If you choose to direct your studies to arts and humanities, you have a large number of choices for career planning. The career options in the arts and humanities field are not limited to a specific industry or vocation. As a result, arts and humanities graduates possess transferable skills—skills that can be used in a variety of careers.
How to Apply Your Skills
These skills make it possible for a graduate to do the following:
- Assess information creatively
- Organise his or her work
- Comprehend and assess issues
- Work to a deadline
- Scan pages of text while highlighting the salient points
- Convey precise meanings
- Write proficiently
- Retain a large amount of data
- Perform research
- Lead discussion groups
- Formulate decisions and propose theories or concepts
- Think objectively
- Use the art of persuasion
- Base findings on statistics and research
Subjects in arts and humanities allow students to graduate and work in the fields related to language, religion, art, music, and communication. Therefore, humanities undergraduate courses fall under such classifications as history, journalism, fashion design, visual arts, performing arts, drama, law, modern language, psychology, music, and theology.
Taking an Unconventional Route
Because arts and humanities subjects are varied, you also have to be creative when looking for employment. For example, grads may have to review non-traditional jobs. A music major, for instance, may be able to use his or her knowledge to work as a supervisor at a radio station.
Therefore, before you concentrate on a particular course of study in arts and humanities, you should outline a career plan. In order to find the right school for you, you need to determine whether the institution is focused more on the arts or careers. The most popular degree in this area of study is the bachelor’s degree—a degree that can be used for such pursuits as psychology, photography, interior design, and fashion design.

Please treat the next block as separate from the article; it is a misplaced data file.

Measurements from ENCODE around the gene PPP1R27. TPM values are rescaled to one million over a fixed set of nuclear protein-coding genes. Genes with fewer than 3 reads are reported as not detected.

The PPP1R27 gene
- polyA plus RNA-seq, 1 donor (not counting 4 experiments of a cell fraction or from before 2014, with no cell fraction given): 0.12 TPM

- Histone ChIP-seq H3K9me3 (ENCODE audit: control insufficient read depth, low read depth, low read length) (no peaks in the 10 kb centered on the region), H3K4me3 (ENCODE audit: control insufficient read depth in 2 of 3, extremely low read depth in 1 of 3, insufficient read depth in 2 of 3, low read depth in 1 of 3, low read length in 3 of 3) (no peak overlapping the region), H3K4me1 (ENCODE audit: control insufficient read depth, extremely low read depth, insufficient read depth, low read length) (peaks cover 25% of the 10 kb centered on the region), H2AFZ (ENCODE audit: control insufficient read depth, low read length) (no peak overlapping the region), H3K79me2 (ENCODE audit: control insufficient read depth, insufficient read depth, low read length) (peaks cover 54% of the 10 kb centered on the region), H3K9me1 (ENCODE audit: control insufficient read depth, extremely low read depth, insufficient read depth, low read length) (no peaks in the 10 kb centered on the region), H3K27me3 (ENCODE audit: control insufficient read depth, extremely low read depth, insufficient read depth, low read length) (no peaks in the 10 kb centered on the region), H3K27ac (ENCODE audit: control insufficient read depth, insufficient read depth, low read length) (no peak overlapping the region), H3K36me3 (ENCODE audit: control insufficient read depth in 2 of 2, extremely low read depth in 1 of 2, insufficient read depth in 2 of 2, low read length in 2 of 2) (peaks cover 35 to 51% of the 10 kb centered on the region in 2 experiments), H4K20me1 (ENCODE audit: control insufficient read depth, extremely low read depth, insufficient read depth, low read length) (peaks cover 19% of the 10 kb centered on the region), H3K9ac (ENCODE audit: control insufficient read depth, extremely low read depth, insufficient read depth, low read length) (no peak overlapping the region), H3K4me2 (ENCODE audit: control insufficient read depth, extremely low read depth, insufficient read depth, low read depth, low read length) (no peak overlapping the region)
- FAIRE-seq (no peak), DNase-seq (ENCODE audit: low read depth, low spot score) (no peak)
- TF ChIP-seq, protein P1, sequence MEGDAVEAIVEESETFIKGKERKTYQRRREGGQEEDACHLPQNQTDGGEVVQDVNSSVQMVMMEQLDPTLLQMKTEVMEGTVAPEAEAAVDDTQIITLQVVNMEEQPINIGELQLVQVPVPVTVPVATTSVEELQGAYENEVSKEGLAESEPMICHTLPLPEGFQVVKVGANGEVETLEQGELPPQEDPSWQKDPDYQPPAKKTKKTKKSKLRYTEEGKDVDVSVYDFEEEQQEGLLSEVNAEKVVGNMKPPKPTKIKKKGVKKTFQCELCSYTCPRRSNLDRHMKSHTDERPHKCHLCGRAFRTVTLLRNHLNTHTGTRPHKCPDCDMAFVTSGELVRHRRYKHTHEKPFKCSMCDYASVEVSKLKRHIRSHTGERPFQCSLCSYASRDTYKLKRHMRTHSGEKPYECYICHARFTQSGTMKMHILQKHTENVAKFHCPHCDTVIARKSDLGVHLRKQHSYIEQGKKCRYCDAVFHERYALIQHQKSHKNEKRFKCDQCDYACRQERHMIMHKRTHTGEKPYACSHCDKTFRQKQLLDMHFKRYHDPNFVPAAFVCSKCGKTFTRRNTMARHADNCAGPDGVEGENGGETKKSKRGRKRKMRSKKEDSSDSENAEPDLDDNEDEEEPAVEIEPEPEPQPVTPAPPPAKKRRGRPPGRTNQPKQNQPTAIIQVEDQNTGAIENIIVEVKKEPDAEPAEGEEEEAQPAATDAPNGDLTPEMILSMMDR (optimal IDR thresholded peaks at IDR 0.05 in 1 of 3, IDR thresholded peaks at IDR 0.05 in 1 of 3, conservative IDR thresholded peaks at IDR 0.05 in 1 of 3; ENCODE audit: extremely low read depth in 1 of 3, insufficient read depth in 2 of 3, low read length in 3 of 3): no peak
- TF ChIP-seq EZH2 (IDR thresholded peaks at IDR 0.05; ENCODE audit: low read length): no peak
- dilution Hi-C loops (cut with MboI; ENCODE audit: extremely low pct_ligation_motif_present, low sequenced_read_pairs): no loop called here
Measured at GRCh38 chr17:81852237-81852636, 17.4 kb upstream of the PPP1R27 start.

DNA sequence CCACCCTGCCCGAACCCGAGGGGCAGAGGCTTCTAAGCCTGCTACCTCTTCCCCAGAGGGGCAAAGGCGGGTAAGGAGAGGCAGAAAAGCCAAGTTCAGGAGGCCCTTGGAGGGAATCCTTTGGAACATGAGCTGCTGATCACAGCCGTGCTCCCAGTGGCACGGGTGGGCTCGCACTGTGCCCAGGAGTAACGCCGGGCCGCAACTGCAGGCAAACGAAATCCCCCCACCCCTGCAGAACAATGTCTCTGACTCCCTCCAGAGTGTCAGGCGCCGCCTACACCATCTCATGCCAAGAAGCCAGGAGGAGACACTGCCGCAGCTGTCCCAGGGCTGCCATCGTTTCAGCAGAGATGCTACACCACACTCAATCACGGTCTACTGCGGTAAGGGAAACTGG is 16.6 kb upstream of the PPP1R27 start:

When picking a subject area in arts and humanities, keep in mind that employment opportunities in the field are competitive. To gain a footing in your chosen field, you need to make contacts in the field to further your chances for gaining employment. While most degrees in arts and humanities lead to entry level positions, you can usually gain work as a teacher if you work toward a master’s degree.
If you are working toward a degree, for example, in psychology, a bachelor’s degree will prepare you to either assist a psychologist, or find work in business management, sales, or service jobs. You may also be able to find work as an administrative assistant in the field of psychology.
Regardless of what you eventually choose, make sure you are committed to the pursuit. When you take this approach, you can more easily open the door to opportunity in your chosen field.